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Smokers are blind to the risk of sight loss

Lose the habit, not your sight

13.5% (approximately 5.5 million) of all adults smoked cigarettes in the first quarter of 2020 in England, compared to 13.9% in 2019. During the remainder of 2020, 12.1% of adults in England smoked cigarettes.¹

Each year around 78,000 people in the UK die from smoking. Many others end up living with debilitating illnesses related to smoking. Smoking simply increases your risk of developing over 50 serious health conditions.²


Damage caused by toxins in tobacco smoke dramatically increases a smoker's risk of developing a range of sight-threatening eye conditions. Simply lighting up a cigarette more than doubles your risk of suffering Age Related Macular Degeneration (AMD) - the UK's leading cause of blindness, glaucoma and nuclear cataracts.

And, if you already have a genetic predisposition to it, a smoker's chances of developing AMD are a staggering 100 times greater than that of a non-smoker3.

Smoking can also leave your eyes feeling permanently dry, sore and irritated and chemical poisoning of the optic nerve will impair your colour vision, leaving every day activities such as driving potentially hazardous.

All too often smokers don't notice the damage smoking has caused to their eyes until their vision has been irreversibly lost, so we're joining forces with the Eyecare Trust to mark National No Smoking Day by urging smokers to lose the habit and not their sight!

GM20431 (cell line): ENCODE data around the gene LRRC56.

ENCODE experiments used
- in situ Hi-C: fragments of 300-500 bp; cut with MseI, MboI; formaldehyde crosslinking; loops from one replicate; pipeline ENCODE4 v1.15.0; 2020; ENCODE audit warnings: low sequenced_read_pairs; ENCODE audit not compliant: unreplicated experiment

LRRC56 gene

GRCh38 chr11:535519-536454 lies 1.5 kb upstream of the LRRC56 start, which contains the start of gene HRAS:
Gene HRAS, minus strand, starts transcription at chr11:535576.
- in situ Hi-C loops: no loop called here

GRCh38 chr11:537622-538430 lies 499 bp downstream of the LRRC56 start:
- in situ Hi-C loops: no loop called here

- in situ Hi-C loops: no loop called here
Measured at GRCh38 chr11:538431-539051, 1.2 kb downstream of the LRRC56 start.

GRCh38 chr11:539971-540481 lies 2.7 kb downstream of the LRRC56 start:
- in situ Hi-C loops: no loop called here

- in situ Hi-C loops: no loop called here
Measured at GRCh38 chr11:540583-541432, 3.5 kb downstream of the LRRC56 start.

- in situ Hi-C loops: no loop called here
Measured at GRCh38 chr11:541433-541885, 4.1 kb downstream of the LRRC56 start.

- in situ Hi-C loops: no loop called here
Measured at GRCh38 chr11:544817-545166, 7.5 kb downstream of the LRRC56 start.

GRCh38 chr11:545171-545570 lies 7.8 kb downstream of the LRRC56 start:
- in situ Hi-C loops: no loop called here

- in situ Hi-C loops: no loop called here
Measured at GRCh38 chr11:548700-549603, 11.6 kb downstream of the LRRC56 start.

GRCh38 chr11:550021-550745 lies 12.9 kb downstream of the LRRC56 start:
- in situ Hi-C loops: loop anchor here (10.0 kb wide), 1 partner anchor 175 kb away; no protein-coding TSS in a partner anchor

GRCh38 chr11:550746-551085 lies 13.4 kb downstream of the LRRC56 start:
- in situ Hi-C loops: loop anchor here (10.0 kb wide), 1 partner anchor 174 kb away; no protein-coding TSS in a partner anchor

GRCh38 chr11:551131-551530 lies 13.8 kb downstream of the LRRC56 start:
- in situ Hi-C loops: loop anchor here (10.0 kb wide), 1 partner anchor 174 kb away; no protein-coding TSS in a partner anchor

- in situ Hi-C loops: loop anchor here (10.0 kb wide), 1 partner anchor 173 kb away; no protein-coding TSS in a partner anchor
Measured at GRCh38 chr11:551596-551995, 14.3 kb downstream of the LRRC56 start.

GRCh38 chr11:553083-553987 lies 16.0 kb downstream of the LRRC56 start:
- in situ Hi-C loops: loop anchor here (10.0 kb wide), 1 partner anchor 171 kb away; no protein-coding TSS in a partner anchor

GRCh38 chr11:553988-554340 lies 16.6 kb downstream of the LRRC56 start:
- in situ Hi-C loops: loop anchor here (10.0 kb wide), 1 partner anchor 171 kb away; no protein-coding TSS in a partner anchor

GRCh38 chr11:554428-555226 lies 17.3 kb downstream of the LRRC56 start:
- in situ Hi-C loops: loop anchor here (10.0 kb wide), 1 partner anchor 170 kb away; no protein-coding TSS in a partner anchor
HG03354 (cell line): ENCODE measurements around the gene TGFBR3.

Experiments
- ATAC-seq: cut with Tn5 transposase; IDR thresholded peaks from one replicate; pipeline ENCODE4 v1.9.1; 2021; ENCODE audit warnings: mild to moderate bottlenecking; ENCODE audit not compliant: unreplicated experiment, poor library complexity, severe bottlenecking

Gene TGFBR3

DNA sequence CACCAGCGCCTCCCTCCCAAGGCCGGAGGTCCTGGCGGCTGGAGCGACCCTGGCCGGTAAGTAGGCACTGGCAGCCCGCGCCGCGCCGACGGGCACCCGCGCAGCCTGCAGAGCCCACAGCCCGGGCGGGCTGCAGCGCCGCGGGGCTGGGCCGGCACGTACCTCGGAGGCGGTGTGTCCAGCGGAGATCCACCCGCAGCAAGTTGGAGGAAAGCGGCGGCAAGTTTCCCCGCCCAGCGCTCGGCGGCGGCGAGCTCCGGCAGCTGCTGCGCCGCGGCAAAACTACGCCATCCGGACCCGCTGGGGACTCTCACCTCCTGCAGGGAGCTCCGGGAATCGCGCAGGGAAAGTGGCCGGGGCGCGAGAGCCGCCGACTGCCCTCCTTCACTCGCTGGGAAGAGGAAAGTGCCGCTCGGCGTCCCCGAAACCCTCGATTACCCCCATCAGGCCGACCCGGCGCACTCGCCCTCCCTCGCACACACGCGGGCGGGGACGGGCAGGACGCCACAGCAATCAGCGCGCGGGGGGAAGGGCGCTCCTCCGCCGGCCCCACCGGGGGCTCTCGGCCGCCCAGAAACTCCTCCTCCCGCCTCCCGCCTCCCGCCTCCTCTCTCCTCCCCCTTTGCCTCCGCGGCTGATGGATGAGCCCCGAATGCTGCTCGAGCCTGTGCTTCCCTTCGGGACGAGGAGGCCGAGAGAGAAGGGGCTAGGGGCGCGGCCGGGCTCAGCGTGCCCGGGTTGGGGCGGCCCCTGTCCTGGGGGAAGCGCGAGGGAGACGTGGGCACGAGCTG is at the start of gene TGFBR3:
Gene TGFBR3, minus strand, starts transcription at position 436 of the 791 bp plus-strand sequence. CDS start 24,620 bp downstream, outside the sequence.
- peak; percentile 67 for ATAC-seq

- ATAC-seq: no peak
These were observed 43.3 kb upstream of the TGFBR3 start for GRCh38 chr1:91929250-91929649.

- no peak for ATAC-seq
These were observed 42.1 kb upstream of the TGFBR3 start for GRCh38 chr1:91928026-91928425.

Early detection of conditions such as AMD, cataracts and glaucoma is vital to ensure permanent sight loss is minimised so regular eye examinations, once every two years, are particularly important if you smoke.

The good news for everyone who successfully quits the habit is the increased risks of sight loss associated with smoking do begin to reduce over time - a person who stopped smoking 20 years ago will now have the same risk of developing AMD as a non-smoker.

90% of smokers are unaware of the link between smoking and blindness
90% of smokers are unaware of the link between smoking and blindness

Around half of all smokers in England try to quit smoking unaided simply using willpower alone. A staggering 60% of smokers do wish to quit, 10% of those intend to do so within 3 months.*

The Bidwell study found fear of blindness has been shown to be as compelling a reason to stop smoking as fear of lung cancer, heart disease and strokes.

Tobacco smoke contains more than 4,000 different chemicals including tar, arsenic and ammonia.

Log-on to for more information about National No Smoking Day. Visit for more information about how smoking can affect your vision or for more information please do not hesitate to contact us.

¹, ², ³, *

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